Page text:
3. Eating

Newborns typically feed once every two to three hours because their stomachs are small and digest quickly. Over the course of time, your baby will feed less frequently because their stomachs will grow and will be able to stay fuller for a longer duration of time.

4. Senses

In the womb, your baby develops their senses, but everything is a bit muted. But during the fourth trimester, their senses start to sharpen.

  • Vision: At birth, your baby's vision is blurred. As time goes on, your baby will slowly open their eyes more and start to recognize shapes until they are fully able to see. Take note of your baby's alertness. As your baby gets older, they will look around more and place focus on different things they are able to recognize.
  • Smell: We are often told to hold our baby against our bare skin during the fourth trimester to accustom our baby to our smell. This especially comes into play if you choose to breastfeed your baby. When it's time to feed, even if our baby can't see fully, they are able to recognize our scent and can search for the breast to begin feeding.
  • Hearing: It turns out that playing classical music for your baby in the womb wasn't a moot effort! Your baby is able to hear during pregnancy and has vaguely familiarized themselves with the sound of our voice. After delivery, your baby is introduced to a world full of sounds. Crying may occur if the baby is overwhelmed with senses, especially sound. Although we don't need to keep our baby in a chamber of silence, we should be aware of the surrounding noise to keep our baby comfortable.

Mama's fourth trimester

Talk about massive transitions. While your baby is adjusting to being in this world, you are adjusting to being a mother! Here is what you can anticipate and how to help yourself through this massive transformation.

Physical transition

The changes your body endures during pregnancy are nothing short of a miracle. The mere fact that women's bellies expand in order to house their little cohabitant is astounding. But these changes and the physical endurance we need to give birth take a serious toll on our bodies. For mothers, the fourth trimester should be dedicated to the physical recovery of your body.

Pelvic floor therapists specialize in helping women assess and strengthen their abdomen and pelvic region after birth. While typically, the human body is resilient and returns to its former functionality, sometimes, this restoration period doesn't happen quite as seamlessly as we'd like it. If you are experiencing incontinence, instability or back pain, these may all be signs that your pelvic region needs to be examined.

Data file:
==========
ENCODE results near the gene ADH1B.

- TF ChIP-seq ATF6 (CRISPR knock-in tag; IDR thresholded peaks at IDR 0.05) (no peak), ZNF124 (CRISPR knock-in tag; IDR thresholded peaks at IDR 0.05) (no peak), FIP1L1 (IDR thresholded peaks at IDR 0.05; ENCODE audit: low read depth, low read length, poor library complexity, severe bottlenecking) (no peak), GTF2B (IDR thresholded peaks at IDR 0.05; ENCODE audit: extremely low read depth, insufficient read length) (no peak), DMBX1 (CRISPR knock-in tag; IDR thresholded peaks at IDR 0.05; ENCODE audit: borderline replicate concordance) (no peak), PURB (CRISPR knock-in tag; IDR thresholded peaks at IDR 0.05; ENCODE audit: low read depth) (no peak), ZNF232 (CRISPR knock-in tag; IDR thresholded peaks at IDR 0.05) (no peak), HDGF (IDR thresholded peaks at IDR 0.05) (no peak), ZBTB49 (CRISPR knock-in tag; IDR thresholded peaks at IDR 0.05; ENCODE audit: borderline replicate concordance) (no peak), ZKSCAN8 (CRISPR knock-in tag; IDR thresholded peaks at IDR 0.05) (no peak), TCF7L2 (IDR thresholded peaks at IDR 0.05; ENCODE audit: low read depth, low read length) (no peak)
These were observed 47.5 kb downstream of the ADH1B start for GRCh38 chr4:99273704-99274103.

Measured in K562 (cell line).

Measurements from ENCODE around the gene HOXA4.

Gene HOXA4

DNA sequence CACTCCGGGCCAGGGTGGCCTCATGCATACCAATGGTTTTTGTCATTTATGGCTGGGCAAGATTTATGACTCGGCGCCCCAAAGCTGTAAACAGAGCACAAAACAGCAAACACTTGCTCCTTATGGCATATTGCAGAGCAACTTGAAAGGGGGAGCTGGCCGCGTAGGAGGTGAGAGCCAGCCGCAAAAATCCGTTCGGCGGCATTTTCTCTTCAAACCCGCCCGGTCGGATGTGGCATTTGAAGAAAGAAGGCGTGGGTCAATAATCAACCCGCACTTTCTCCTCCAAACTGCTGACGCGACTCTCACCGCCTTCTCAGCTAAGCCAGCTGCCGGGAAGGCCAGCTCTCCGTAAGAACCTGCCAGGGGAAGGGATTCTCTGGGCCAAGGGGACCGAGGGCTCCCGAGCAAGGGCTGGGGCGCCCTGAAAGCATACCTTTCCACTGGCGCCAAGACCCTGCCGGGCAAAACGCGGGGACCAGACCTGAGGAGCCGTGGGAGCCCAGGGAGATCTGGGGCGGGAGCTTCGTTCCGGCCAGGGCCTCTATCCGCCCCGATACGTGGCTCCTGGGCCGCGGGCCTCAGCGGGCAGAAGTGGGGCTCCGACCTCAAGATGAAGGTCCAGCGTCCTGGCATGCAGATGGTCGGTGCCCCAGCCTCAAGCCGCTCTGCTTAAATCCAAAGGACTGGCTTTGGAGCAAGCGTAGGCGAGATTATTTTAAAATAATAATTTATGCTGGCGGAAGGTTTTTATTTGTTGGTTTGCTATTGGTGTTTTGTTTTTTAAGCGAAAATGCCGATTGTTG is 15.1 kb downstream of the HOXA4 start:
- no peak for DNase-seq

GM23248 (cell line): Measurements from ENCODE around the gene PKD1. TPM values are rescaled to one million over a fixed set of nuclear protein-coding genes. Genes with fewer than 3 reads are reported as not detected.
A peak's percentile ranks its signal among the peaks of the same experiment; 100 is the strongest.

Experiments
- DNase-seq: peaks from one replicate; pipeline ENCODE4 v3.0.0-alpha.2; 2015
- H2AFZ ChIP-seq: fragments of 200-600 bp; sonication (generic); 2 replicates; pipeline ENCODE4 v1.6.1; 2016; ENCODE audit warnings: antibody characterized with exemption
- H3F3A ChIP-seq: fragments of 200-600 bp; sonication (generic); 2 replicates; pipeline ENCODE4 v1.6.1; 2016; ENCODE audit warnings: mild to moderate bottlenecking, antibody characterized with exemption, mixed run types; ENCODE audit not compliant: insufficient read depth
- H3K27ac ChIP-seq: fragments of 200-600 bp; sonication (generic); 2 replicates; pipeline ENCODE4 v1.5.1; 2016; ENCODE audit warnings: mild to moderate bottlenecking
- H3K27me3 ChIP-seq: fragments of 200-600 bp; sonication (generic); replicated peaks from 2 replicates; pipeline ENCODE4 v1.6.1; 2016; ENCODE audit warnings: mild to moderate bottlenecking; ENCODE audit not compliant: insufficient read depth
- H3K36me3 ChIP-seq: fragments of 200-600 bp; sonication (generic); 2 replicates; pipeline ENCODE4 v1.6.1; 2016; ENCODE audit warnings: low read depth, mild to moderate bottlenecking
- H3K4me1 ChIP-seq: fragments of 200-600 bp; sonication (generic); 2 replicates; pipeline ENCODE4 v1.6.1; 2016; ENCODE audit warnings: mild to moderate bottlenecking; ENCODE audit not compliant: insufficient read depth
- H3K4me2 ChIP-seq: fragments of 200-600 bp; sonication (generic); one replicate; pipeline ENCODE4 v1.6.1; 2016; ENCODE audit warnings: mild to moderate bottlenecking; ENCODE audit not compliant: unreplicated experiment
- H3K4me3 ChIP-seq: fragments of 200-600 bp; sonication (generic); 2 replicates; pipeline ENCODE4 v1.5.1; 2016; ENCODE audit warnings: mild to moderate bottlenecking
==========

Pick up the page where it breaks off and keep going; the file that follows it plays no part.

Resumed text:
The same thing goes for your abdomen.

During pregnancy, the tissues expand, and after delivery, these tissues will typically return to their normal location. However, in certain cases, diastasis recti, or a separation in the abdomen tissues, will leave you with a protruding belly. If, after several months post-delivery, you still have a larger-than-normal belly, seek out a pelvic floor therapist or women's health provider and have them measure the width of separation occurring in your abdominal region. They should be able to tell you what is normal or not and recommend exercises and massages for more efficient recovery.

Postpartum nutrition

The fourth trimester should be a time when mothers focus on the healing of their bodies through proper diet and nutrition. As we've discussed, the process of pregnancy and giving birth is extremely taxing, and while our focus usually defaults to our newborn during this time, we also need to make ourselves a priority, especially when it comes to nutrition.

During the fourth trimester, mothers should emphasize the following three aspects of their nutrition:

1. Boosting serotonin

Postpartum depression is the most susceptible during the fourth trimester because your body is trying to rebalance its hormones and is likely sleep-deprived. There are some foods that are believed to naturally boost your serotonin levels by incorporating foods that contain tryptophan and vitamin B6 into your diet. Foods like eggs (specifically the yolks), salmon, pineapple, tofu, turkey, and nuts can all naturally help you feel happier and more energized. This being said, if you have any concerns about your mental health, seek medical treatment or therapy right away.